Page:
Prostate Cancer kills African American men at more than twice the rate as white men.  More African American men are diagnosed with prostate cancer than white men.  We don’t know why.

What we don’t know is staggering.  We don’t know if we are diagnosing the exact same disease in African American men as we are in white men.  We don’t know if the exact same mechanisms and pathways to metastasis occur in African American men as they do in men of other racial groups.  Because so few African American men participate in clinical trials, we don’t know for certain if the treatments that we offer African American men will work as well as they do for white men.  We only know that, when we count the corpses, African American men are dying at twice the rate as white men from a disease that we currently call, prostate cancer. Malecare’s new program, Twice As Many, will try to change that.

Malecare has been helping men with prostate cancer since 1998. We provide in-person and online support groups and several cancer stage focused newsletters and websites.  Early on, while most of the white men in our support groups were asking questions about initial treatments like surgery or radiation, most of the African American men were asking questions about late stage treatments or how they could better manage pain in their hips and back.  We didn’t quite understand the disparity issues right away, but we did understand that something was up when, in Malecare’s New York City group, an African American man attended with his nurse and an IV line of pain meds. We searched for more information, with difficulty.

So, in 2002, Malecare, started an online database of research that focused on African American’s and Prostate Cancer. We hoped to get young investigators jazzed up about this exciting research field. But it was an expensive program and none of the funders we approached would help.  Then, we noticed that not only were African American men disproportionately presenting with advanced stage disease, but that they were younger, too.

Malecare has a program called, Prostate Cancer Under 50. Malecare also has a program called the Black Dad Connection, where we connect African American Dad’s with parenting support and health information. And, in 2014 Malecare financed an African American research project at Johns Hopkins. But these three important projects have not been enough.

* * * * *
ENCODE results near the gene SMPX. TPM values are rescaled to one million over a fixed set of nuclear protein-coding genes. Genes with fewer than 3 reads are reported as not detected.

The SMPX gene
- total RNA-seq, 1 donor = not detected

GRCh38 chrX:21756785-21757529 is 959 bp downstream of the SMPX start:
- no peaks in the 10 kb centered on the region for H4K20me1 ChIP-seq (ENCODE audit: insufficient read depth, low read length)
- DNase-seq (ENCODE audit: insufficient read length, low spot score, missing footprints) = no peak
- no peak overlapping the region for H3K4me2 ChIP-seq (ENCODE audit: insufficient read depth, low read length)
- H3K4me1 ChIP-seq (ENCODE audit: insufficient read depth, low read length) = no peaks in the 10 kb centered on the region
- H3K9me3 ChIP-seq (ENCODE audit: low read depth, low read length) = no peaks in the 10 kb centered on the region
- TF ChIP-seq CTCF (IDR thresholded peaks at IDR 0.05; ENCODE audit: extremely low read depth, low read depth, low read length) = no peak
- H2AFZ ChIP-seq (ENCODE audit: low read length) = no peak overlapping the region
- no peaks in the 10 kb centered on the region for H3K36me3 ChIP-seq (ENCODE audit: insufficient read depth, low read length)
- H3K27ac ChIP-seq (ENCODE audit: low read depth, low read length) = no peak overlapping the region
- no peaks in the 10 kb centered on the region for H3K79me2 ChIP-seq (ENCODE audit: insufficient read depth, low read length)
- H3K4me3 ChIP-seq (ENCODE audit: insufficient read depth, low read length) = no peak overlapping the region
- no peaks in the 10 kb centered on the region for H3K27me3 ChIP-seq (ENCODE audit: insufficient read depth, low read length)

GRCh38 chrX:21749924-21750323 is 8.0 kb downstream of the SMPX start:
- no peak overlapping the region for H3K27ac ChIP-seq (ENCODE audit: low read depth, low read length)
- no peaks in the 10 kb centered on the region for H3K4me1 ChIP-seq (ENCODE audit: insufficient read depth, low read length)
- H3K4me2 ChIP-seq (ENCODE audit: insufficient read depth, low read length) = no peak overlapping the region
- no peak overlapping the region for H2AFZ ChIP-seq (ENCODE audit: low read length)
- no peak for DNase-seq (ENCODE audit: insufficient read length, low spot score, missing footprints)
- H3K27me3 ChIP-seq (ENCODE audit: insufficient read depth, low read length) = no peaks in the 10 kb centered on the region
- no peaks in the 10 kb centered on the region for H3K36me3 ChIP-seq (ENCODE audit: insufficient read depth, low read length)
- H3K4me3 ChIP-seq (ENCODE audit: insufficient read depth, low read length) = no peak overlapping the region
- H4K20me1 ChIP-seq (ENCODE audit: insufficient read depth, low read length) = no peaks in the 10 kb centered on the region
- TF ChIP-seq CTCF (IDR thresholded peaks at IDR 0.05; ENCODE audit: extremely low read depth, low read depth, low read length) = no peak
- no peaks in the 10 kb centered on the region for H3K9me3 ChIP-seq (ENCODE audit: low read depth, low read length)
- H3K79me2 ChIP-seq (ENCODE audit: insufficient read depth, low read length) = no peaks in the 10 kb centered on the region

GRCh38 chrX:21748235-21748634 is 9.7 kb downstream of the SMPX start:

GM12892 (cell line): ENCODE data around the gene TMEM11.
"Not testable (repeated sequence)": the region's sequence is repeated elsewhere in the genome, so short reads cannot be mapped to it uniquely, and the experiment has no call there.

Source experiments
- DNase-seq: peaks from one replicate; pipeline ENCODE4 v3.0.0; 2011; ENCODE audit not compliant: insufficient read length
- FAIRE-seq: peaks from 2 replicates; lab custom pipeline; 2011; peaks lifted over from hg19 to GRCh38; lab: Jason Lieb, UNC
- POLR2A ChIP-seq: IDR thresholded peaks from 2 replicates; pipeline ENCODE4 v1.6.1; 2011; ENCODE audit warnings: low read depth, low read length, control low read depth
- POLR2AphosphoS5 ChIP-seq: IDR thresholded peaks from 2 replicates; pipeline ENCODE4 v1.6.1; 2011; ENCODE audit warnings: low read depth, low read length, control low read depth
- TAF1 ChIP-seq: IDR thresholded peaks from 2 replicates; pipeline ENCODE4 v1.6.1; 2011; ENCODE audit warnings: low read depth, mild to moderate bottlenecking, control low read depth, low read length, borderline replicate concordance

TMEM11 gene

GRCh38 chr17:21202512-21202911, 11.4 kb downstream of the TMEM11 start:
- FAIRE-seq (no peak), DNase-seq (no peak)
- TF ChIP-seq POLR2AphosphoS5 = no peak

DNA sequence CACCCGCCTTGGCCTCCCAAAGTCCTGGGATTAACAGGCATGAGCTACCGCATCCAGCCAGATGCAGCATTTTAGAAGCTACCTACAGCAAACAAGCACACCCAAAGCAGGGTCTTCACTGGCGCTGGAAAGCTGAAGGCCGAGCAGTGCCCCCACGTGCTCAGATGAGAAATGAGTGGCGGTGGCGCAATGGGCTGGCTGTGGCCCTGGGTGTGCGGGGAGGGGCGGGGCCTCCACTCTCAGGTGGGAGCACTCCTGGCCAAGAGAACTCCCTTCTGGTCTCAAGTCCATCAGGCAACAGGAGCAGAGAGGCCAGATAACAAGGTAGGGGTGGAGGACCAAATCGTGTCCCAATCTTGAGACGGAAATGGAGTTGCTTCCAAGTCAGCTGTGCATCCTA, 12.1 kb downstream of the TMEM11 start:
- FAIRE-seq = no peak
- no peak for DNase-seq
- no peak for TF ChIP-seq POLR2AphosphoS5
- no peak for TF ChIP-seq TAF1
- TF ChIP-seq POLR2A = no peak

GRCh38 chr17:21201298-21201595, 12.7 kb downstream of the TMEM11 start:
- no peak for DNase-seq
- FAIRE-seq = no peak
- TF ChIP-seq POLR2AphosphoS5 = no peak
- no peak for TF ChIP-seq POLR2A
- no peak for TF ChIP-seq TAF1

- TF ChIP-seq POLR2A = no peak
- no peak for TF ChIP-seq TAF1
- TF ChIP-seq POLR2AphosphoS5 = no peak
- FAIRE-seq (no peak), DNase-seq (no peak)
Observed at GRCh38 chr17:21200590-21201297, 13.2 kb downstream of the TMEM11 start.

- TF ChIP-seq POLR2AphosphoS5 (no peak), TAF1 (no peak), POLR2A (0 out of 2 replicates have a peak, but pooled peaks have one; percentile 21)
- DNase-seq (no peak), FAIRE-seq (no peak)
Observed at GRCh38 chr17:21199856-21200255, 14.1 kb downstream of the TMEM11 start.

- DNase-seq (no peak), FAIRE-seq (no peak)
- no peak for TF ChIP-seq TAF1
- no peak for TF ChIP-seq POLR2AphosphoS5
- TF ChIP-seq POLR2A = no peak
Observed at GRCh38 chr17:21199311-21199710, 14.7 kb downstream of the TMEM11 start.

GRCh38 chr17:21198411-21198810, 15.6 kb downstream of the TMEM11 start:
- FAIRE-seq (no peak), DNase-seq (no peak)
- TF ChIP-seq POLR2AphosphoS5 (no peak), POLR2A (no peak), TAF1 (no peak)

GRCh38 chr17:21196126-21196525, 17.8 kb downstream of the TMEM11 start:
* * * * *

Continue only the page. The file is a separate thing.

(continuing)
Twice As Many will help to fill three deficits:

  1. Twice As Many will enlist African American men in an Army of Men who will consider participating in survey research and clinical trials.  We will work to insure that all clinical trials have African American marketing strategies, and, for those who don’t, Malecare will help.
  2. Twice As Many will enlist African American men in an Army of Men who will promote prostate cancer awareness, particularly to men in their thirties and forties, via social media and organization meetings.  We will collaborate with organizations throughout the United States to build awareness of this critical disparity issue.  A primary goal of Twice As Many will be that every American man and women will know that prostate cancer kills African American men at a rate that is twice as many as for white men.
  3. Twice As Many will work with alumni organizations to help promote prostate cancer research as a career, with an emphasis on working on the Twice As Many disparity issue.
  4. Twice As Many will also work hand in hand with Malecare’s Facing Cancer Alone program, for men who live alone and our LGBT Cancer Project, for the important underserved population of Gay and Bisexual African American men who are also diagnosed with Prostate Cancer.

Twice As Many will also promote the opportunity of understanding that research on this extraordinary disparity presents.   Malecare will work in collaboration with partners throughout the United States to meet the Twice As Many twin goals of eliminating the disparity issue as well as reducing death and agony from prostate cancer.